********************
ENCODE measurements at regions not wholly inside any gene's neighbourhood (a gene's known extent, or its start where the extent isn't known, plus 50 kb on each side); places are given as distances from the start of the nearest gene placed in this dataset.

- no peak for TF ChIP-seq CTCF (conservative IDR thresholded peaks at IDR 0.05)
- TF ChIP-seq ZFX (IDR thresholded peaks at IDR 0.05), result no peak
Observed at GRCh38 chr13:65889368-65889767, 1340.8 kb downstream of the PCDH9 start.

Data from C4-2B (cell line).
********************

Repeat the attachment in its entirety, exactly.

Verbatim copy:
ENCODE measurements at regions not wholly inside any gene's neighbourhood (a gene's known extent, or its start where the extent isn't known, plus 50 kb on each side); places are given as distances from the start of the nearest gene placed in this dataset.

- no peak for TF ChIP-seq CTCF (conservative IDR thresholded peaks at IDR 0.05)
- TF ChIP-seq ZFX (IDR thresholded peaks at IDR 0.05), result no peak
Observed at GRCh38 chr13:65889368-65889767, 1340.8 kb downstream of the PCDH9 start.

Data from C4-2B (cell line).